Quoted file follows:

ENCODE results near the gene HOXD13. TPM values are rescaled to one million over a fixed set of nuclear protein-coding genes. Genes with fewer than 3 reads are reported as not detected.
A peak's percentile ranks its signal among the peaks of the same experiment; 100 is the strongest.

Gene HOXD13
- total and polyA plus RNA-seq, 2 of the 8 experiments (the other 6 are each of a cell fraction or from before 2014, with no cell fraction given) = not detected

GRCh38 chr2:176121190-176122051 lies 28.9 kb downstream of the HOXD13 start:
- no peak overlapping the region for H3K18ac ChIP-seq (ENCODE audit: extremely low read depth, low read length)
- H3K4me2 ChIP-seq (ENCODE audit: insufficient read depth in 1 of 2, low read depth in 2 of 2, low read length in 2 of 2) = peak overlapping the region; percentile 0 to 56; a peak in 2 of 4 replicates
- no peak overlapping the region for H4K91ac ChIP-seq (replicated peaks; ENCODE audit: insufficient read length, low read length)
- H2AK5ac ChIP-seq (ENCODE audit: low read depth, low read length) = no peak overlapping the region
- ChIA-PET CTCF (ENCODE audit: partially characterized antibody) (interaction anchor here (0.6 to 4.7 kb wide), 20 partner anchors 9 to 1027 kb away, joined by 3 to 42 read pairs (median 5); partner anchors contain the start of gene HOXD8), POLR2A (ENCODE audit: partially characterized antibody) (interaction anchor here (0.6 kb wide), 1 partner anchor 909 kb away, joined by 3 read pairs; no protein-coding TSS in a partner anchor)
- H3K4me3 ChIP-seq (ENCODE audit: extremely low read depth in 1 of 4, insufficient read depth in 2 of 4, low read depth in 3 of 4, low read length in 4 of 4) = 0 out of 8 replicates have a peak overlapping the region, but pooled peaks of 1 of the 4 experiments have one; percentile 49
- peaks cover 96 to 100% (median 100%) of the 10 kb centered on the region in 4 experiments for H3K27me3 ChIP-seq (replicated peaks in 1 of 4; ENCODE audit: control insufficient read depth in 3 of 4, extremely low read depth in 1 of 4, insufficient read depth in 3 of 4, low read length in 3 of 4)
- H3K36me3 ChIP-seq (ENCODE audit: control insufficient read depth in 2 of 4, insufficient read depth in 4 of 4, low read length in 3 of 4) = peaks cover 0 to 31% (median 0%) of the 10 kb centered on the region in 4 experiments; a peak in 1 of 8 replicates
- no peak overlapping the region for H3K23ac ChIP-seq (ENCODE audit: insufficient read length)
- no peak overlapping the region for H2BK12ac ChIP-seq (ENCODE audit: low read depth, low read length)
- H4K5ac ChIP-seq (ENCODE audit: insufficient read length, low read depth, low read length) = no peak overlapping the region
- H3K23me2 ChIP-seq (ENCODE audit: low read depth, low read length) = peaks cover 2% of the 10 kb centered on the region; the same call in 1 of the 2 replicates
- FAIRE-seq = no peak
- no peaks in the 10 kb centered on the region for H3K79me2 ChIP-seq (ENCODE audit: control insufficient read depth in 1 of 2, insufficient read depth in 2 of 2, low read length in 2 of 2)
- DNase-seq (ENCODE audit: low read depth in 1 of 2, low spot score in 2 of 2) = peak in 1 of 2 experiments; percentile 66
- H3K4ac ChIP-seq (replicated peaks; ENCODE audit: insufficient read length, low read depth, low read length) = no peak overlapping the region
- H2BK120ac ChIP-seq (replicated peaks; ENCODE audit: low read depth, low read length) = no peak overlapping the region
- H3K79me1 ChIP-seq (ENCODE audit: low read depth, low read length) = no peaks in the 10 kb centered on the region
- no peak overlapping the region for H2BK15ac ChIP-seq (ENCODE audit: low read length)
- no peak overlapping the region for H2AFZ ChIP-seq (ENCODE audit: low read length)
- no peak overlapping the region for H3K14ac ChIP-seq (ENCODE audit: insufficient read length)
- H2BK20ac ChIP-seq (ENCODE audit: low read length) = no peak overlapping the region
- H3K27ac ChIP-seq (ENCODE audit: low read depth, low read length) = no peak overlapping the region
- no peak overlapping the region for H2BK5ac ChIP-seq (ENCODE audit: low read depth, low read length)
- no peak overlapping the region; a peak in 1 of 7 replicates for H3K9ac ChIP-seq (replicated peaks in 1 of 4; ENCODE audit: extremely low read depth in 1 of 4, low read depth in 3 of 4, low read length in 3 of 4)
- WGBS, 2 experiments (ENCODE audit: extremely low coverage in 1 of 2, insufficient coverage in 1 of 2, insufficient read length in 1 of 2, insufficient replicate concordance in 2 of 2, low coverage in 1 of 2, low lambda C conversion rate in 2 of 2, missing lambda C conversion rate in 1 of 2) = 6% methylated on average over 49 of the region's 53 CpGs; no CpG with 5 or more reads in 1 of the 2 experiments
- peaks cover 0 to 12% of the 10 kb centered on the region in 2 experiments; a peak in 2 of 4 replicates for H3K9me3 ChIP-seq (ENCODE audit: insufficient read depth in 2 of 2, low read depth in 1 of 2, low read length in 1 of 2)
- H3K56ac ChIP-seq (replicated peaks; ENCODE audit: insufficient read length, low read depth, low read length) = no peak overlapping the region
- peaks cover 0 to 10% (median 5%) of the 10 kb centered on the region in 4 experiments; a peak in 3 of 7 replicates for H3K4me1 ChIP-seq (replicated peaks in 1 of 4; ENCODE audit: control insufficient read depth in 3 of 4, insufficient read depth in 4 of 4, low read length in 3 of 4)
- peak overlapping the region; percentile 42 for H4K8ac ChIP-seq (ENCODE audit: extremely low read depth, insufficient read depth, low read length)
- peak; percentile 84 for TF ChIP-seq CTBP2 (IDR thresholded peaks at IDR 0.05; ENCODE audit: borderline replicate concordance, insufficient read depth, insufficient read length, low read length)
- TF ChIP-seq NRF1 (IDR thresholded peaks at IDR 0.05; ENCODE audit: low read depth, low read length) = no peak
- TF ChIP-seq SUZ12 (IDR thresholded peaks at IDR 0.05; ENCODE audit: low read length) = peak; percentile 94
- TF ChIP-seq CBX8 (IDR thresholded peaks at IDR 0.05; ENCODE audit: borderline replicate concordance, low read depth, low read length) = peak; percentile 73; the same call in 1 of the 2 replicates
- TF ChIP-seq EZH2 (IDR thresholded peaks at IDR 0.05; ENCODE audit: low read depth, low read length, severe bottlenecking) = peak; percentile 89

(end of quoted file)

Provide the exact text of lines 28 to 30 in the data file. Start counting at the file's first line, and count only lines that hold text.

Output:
- H3K27ac ChIP-seq (ENCODE audit: low read depth, low read length) = no peak overlapping the region
- no peak overlapping the region for H2BK5ac ChIP-seq (ENCODE audit: low read depth, low read length)
- no peak overlapping the region; a peak in 1 of 7 replicates for H3K9ac ChIP-seq (replicated peaks in 1 of 4; ENCODE audit: extremely low read depth in 1 of 4, low read depth in 3 of 4, low read length in 3 of 4)